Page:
#1  
Old 05-01-2010, 06:52 PM
Peasant
 
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Default Math Midget

I am at row 5 and the process I am using to cut the taper and radius ain't 'cutting' it. I understand the string jig. I mark the brick with a string starting from the center of the oven floor to mark the radius cut, however, how in the world is the taper/angel cut measured?? (To avoid confusion, I am referring to the change in the vertical cut that is done tilting the brick). I know this brick should end up looking (front view) like a trapeziod, however, I am doig it by Trail and error- mostly error. I have studied Hondo's cutting tool, however, this slow mind just cannot wrap istelf around how to measure and trasnlate the compound cut. What is everyone doing?

HELP...Thanks. This forum has been very helpful.
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Old 05-01-2010, 07:49 PM
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Default Re: Math Midget

I had an idea, but we are dealing with brick. Trial and error worked for me. Granted, some cut's required 2 or three trips up the stool to check for fit. After a couple of brick, you will get a pretty good idea on the size of the shim you need to use to get the correct angle. On the upside, your legs are going to be in great shape.

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Old 05-01-2010, 08:02 PM
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Default Re: Math Midget

Les,

I presume once you 'dial't in you set up the remaining bricks to the same cut? I am trying to make life easy with a jig....
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Old 05-01-2010, 10:59 PM
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Default Re: Math Midget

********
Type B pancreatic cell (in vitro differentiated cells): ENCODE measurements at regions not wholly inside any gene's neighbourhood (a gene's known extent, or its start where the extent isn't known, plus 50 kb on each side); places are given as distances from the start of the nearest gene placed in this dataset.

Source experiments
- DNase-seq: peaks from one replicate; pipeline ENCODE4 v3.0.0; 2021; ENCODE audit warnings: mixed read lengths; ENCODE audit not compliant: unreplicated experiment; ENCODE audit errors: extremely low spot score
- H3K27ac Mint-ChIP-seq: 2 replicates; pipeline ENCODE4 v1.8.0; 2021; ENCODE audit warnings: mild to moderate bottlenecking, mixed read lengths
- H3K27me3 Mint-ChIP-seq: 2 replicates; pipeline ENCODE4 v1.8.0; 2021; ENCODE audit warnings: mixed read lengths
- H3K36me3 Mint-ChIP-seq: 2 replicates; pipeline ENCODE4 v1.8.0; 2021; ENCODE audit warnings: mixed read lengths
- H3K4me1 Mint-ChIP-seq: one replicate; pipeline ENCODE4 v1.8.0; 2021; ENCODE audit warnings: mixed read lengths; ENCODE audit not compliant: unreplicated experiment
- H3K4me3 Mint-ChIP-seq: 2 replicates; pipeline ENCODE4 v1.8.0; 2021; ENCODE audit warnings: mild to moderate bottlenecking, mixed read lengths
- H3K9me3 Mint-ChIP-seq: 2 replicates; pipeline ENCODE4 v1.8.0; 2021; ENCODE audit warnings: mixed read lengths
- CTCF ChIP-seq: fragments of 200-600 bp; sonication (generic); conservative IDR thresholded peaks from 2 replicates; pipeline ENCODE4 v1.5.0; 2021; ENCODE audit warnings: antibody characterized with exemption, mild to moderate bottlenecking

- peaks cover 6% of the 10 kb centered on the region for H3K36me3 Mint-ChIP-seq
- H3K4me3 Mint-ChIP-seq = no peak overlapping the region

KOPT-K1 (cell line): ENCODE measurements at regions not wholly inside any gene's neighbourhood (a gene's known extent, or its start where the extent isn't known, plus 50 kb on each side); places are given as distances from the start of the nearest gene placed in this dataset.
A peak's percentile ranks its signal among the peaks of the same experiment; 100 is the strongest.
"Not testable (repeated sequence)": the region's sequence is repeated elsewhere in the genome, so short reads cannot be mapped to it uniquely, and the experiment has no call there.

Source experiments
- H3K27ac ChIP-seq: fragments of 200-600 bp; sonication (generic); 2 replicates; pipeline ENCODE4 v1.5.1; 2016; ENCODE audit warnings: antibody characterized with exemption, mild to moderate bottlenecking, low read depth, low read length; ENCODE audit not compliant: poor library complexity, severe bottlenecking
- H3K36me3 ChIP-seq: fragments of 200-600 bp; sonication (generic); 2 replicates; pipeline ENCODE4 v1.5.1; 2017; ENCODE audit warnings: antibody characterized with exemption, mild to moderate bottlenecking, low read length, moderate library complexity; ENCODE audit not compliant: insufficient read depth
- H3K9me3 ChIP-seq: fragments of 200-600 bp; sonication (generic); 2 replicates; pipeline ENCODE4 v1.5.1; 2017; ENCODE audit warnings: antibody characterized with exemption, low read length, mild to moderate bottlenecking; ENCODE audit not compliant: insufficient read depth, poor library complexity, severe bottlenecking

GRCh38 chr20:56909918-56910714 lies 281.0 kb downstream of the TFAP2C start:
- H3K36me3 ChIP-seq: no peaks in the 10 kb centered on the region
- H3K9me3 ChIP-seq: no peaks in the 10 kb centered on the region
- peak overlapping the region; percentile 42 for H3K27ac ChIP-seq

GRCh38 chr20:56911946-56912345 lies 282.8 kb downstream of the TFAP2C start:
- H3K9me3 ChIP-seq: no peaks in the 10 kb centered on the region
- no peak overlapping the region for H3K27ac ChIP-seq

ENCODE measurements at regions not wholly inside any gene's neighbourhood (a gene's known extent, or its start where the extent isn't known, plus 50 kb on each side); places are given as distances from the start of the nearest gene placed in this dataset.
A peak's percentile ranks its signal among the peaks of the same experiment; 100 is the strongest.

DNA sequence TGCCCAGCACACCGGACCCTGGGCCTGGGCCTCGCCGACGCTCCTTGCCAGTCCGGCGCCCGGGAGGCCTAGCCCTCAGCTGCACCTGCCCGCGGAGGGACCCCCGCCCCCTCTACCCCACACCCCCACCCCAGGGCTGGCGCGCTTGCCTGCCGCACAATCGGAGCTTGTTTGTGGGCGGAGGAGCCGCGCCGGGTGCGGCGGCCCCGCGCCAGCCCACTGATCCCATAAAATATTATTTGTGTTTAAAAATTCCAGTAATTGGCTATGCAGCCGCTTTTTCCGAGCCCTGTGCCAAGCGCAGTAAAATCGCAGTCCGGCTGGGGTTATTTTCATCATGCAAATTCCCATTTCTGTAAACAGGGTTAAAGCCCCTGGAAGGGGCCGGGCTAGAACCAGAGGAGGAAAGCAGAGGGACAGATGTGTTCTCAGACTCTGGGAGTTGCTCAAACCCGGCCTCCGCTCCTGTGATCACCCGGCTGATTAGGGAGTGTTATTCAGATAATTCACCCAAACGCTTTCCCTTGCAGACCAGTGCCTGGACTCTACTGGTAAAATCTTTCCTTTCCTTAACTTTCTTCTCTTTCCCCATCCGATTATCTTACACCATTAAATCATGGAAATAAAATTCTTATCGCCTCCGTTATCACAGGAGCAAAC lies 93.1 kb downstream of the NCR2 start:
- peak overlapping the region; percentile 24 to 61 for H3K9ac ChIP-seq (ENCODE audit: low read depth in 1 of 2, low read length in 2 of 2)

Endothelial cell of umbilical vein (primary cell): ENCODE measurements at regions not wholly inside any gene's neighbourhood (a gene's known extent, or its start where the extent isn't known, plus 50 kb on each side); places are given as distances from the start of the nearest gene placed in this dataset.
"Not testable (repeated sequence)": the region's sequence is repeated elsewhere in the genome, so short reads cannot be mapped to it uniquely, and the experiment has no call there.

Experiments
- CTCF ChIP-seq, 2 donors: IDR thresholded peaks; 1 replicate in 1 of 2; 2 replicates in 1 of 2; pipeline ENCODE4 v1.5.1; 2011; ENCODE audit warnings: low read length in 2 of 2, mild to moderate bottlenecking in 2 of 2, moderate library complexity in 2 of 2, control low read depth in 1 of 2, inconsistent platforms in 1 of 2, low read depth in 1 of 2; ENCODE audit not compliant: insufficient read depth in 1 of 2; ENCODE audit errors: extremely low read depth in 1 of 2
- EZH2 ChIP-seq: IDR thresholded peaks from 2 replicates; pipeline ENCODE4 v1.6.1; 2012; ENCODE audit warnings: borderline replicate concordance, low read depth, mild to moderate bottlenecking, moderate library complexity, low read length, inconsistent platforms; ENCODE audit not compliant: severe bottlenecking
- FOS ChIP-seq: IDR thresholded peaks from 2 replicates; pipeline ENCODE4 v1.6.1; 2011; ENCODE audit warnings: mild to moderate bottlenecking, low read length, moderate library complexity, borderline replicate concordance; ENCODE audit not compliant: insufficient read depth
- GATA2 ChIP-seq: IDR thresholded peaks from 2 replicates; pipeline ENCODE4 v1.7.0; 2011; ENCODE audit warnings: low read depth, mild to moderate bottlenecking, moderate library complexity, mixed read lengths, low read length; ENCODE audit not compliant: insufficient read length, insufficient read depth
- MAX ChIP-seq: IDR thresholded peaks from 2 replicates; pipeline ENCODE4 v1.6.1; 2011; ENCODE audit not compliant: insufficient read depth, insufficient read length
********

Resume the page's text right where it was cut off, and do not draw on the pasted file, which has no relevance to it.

I tried to do that with a template and a shim. It looked good on paper, but the plan fell apart. To stay on bond, the cuts will get about 5/8 inch thick at the top - extremely hard to do by hand. If I had it to do over again, I really believe I could get closer - or buy the kit

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Old 05-02-2010, 12:37 AM
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Default Re: Math Midget

130Mountainside,
Check out the build thread Geisen. He detailed a very simple way to cut the trapezoid shape bricks for the courses using some wedges and door shims from HD. I used his system and was able to adapt it as the angles changed as I got more vertical( thought the last 2 rings got away from me a little). Good luck.
Eric
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Old 05-02-2010, 01:24 AM
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Default Re: Math Midget

To minimize exposed mortar in the chamber, I plan on experimenting by making a sharper compound cut only on just one side of each brick, instead of cutting a trapezoid shape.
I can see this working in my head.
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Old 05-02-2010, 10:42 AM
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Default Re: Math Midget

That's what I did - just cut / bevel one side. Once you get going you will get the hang of judging how much bevel to slice off. This will change slightly with each row if you are doing a semi-elliptical dome.
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Old 05-08-2010, 09:43 AM
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Default Re: Math Midget

Wow...what a concept. According to Les, a 5/8" bevel on each side of the brick (depending on the course) would suggest a noticeable non-vertical joint.

The mating of beveled-sides and non-beveled sides match up ok?

The immediate benefit I can see with this approach is fewer cuts not to mention that one larger cut should be more accurate than two smaller cuts.
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Old 05-08-2010, 10:31 AM
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Default Re: Math Midget

Quote:
Originally Posted by GianniFocaccia View Post

The mating of beveled-sides and non-beveled sides match up ok?
Well, yes and no. As the 2 bricks are angled towards you as you look straight at them, then yes, they appeared to line up. But there was a slight offset where the beveled cut and non-beveled cut meet, at the bottom. When I saw this, I scrapped the idea and went with the trapezoid.

George
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Old 05-08-2010, 11:08 AM
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Default Re: Math Midget

Quote:
Originally Posted by GianniFocaccia View Post
Wow...what a concept. According to Les, a 5/8" bevel on each side of the brick
No - what I meant was that at the top of the dome, the bricks will be around 5/8 in wide to stay off bond (the bricks will get thinner and thinner as you climb). The angle cuts on each side of the brick was around 3/16 of an inch.

Sorry for any confusion.

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